PE is a very recalcitrant polymer, resistant to degradation process due to the presence of the linear backbone of carbon atoms, degree of crystallization and high molecule weight, hydrophobicity, and insolubility in water and remains in the environment for several years even after exposure to moist soil or water . Several studies have been carried out on microorganisms and enzymes capable of PE polymer degradation and their mechanisms. However, the resistant structure of PE eludes short term analysis . NPE particles are beneficial and convenient in tests for rapid screening of microorganism involved in plastic degradation and relevant enzyme assays. Native degrading microorganisms can easily colonize, form biofilms and hence degrade resistant polymer films or their fragments, but engineered bacteria carrying genes coding for relevant hydrolytic enzymes do not have the potential for attachment and biofilm formation and hence the use of NPE particles is recommended for the study of heterologous enzymes. For example, Wei and coworkers used nanoPET particles for the enzymatic hydrolysis assay of polyethylene terephthalate (PET) . Danso and colleagues used nanoPET to test engineered bacteria with synthetic genes obtained from metagenomics databases for PET degradation function detection .
On the other hand, plastic particles with a size of <5 mm released in terrestrial and marine environments eventually enter the food chain and cause ecotoxicological problems in living organisms [27, 28] and therefore, the exploitation of these nanoparticles could be valuable in the design of various evaluation experiments .
Synthesis of PE magnetic nanoparticle using decalin solvent and tetraglyme as a nonsolvent emulsion and high temperature for generating crystallization by ultrasonication as well as CTAB surfactant for drug delivery has been previously reported . Kolb and colleagues used a solution of nickel complex as a catalyst in small amount of solvent and surfactant for diaper ethylene in the aqueous medium under temperature and pressure to form lattices with average sizes 100 nm to 1 µm . A method for PE microplastics was developed by Balakrishnan and coworkers dissolving the polymer in toluene after which it was emulsified in water and surfactant, and particles were dispersed by ultrasonication. Nanoparticles were then used to evaluate the toxicological effect of PE microplastics on marine biota . In our study, surfactants as additives were excluded from experiments since the effects of PE on bacterial growth was being assessed. On the other hand, xylene was used as a solvent as it is volatile and is rapidly removed from particles. This method is simple and reliable and does not necessitate any specific instrumentation.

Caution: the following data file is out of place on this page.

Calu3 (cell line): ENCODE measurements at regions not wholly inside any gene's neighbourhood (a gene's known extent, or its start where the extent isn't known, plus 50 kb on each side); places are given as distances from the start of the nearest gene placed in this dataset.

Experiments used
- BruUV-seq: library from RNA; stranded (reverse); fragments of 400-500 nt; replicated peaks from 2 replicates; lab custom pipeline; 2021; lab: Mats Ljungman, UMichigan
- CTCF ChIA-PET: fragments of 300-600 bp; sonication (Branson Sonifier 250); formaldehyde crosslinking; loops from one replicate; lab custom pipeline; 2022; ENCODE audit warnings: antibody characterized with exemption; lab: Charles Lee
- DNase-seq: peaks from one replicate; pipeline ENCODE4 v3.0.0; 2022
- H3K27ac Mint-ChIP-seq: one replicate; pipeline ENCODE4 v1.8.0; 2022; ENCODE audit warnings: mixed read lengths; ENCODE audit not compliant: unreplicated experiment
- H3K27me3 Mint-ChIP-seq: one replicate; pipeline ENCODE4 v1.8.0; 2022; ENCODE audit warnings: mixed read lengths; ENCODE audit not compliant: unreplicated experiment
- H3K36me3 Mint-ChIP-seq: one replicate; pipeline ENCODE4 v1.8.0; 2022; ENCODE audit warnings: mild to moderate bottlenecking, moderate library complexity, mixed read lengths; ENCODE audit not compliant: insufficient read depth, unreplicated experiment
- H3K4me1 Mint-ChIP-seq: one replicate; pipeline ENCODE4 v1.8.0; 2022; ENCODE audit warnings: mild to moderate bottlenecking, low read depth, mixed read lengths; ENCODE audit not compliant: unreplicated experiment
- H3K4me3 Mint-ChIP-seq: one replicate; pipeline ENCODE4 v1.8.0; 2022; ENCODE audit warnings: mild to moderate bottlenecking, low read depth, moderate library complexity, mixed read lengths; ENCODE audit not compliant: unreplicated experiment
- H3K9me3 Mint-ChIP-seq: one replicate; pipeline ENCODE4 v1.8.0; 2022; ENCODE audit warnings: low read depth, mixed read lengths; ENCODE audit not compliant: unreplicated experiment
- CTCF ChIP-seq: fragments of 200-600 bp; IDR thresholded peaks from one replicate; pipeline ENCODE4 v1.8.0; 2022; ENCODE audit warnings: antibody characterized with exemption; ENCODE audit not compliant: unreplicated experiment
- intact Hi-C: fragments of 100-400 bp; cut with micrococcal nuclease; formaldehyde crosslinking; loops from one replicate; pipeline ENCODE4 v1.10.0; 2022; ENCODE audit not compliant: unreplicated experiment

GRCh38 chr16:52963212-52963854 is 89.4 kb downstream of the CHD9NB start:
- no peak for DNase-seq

Polymeric nanoparticles are defined in the size range of 1-1000 nm [10, 32] and as the results from DLS and SEM analysis indicate, NPE particles show a size range between 70 and 1005 nm, and a PDI of 0.88 which signifies a wide range of size distribution and polydispersity. Since these particles are hydrophobic, they tend to bind together and therefore, it is deemed possible smaller particles join to form larger particles seen as two peaks in the DLS result (Fig. 2a). These peaks represent two population of particles with two different sizes of 507.65 nm and 810.35 nm which are predominantly present in the sample.
Reducing the size of the polymer increase available surfaces for biodegradation . Based on the results obtained from XRD and SEM analysis, NPE particles have amorphous forms making them more vulnerable and accessible to degradation compared to the crystalline structure [33, 34].
As results from this analysis indicate, the technique presented in this paper for the production of nano-PE particles dispersed in water is simple, easy, and cost-effective and could be exploited for the implementation of experiments investigating the toxic effects of nano-PE on living organisms. Furthermore, these particles could be valuable in the detection and efficient use of microbial cell factories to convert PE plastic wastes into high-value biopolymers such as biopolymers (PHA), providing an alternative to conventional recycling and hence, promoting the wellbeing of the environment [35, 36].